HRSA claims delay will have no impact on current stakeholders.

The Health Resources and Services Administration (HRSA), which administers Section 340B of the Public Health Service Act, has published a proposal to delay for another year the ceiling price and civil monetary penalties regulation that was originally issued by the outgoing Obama Administration in January 2017. It was formally published Monday, and public comments are due by May 22.

In its proposal, HRSA said it believes it would be counterproductive to effectuate the final rule prior to issuance of additional or alternative rulemaking on these issues.

“The HHS (U.S. Department of Health and Human Services) is in the process of developing new comprehensive policies to address the rising costs of prescription drugs. Those policies will address drug pricing in government programs, such as Medicare Parts B and D, Medicaid, and the 340B discount drug program,” the proposal read. “Accordingly, we are proposing to delay the effective date of the final rule entitled ‘340B Drug Pricing Ceiling Price and Manufacturer Civil Monetary Penalties Regulation.’”

HRSA also said the proposal is currently scheduled to go into effect on July 1, 2018, but that the agency is proposing to delay further the effective date to July 1, 2019.

“We do not believe that this delay will adversely affect any of the stakeholders in a meaningful way,” HRSA said. 

“The federal government’s decision to delay – for the fifth time – enforcement of critical 340B program rules policing drug manufacturer pricing behavior will leave safety net providers and their patients vulnerable to paying more than they should for outpatient prescription drugs,” said 340B Health in a news release posted to its website. The organization, which says it represents more than 1,300 hospitals and health systems participating in the 340B drug pricing program, is calling on the government to begin enforcing the rule without further delay.

“The proposal asks for public comments, but only gives 15 days for those to be made (usually the government gives 60 or even 90 days), so indications are they have their mind made up,” a spokesperson for the organization said in an email to RACmonitor. “In the proposal, they (HRSA) actually say, ‘HHS is soliciting public comments for a shortened 15-day period because parties have had ample opportunity to comment on the two prior delays of the effective date of the underlying 340B regulation, and the impact of this delay on the regulated community is de minimis.’ None of the hospital groups agree with that.”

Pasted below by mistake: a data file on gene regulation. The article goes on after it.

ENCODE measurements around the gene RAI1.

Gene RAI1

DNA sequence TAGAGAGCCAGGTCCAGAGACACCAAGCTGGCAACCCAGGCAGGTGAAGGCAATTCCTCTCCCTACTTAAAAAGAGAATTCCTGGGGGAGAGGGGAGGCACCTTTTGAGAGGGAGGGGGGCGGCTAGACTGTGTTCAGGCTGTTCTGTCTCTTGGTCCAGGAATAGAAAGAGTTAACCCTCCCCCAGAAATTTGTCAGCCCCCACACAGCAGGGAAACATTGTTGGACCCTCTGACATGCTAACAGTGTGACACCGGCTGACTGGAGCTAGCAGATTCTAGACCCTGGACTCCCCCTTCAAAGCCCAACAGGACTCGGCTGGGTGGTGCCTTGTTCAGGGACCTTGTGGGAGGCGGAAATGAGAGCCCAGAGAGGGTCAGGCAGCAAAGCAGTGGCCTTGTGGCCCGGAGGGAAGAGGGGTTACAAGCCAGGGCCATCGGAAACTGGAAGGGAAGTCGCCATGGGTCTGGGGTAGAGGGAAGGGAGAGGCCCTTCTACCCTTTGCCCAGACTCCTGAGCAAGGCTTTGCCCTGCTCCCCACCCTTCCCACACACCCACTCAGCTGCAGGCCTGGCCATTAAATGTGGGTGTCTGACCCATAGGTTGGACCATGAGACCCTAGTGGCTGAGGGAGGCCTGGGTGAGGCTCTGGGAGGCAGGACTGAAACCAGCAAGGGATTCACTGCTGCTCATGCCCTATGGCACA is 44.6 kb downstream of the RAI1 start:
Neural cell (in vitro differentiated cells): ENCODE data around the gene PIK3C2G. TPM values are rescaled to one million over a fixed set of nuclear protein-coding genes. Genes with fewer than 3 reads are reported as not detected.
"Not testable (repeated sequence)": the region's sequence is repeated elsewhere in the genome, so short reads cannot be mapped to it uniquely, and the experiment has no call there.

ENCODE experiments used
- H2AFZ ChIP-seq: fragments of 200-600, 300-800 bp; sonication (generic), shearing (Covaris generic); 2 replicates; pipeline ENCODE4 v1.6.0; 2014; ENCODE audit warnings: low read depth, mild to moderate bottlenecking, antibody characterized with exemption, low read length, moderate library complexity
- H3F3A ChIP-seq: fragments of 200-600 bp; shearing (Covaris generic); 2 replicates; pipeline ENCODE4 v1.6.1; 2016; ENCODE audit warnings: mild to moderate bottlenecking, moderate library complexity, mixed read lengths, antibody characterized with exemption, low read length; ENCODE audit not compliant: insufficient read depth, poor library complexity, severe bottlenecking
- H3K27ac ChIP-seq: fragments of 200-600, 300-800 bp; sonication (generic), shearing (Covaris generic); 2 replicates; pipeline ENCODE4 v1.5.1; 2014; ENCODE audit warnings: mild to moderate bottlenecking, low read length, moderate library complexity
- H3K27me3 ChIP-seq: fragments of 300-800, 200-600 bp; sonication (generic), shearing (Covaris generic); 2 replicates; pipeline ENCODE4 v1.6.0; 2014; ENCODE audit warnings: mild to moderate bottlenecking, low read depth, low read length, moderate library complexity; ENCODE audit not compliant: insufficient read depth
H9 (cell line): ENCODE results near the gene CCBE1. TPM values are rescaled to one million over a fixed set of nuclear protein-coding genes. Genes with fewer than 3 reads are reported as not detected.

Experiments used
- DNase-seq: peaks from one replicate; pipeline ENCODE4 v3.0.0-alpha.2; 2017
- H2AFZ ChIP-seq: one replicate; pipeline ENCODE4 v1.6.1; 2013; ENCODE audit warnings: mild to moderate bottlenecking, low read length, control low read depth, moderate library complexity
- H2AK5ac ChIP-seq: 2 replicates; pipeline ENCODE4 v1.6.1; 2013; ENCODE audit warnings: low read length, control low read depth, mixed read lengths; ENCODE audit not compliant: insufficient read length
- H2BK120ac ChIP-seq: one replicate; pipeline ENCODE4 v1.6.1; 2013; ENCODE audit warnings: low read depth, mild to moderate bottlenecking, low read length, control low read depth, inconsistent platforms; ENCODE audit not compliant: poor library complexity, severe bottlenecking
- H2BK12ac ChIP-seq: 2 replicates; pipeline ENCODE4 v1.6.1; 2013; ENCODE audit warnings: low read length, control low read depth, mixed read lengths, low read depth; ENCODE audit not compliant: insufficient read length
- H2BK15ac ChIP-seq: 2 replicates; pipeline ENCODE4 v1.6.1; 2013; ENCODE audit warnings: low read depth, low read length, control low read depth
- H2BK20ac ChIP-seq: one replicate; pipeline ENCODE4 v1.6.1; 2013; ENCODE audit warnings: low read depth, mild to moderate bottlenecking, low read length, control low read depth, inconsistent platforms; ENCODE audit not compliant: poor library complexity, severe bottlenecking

The 340B drug pricing program gives safety-net providers relief from high drug prices and the ability to use those savings to fund critical programs for low-income and rural patients. In 2010, Congress called for rules establishing civil monetary penalties for drugmakers that “knowingly and intentionally” charge more than the law allows for 340B drugs.

“There is a clear history of manufacturers overcharging 340B providers. Delaying enforcement of this rule will have a tremendous adverse impact on hospitals, clinics, and health systems caring for low-income and rural patients,” Maureen Testoni, interim president and chief executive officer of 340B Health, said in a news release. “It has been eight years since Congress directed HHS to establish these vital consumer protections, and they are long overdue. We are calling on the administration to enforce the law as written and make sure manufacturers aren’t overcharging for their products.”

Hospitals participating in 340B provide 60 percent of the nation’s uncompensated and unreimbursed care and provide vital services including HIV/AIDS care, opioid addiction treatment, and trauma care. On average, 42 percent of the patients these hospitals serve have income low enough to qualify for Medicaid, according to the association.


Program Note:

Listen to Monitor Monday on May 14, 10-10:30 a.m. for the latest news on the 340B Drug program.


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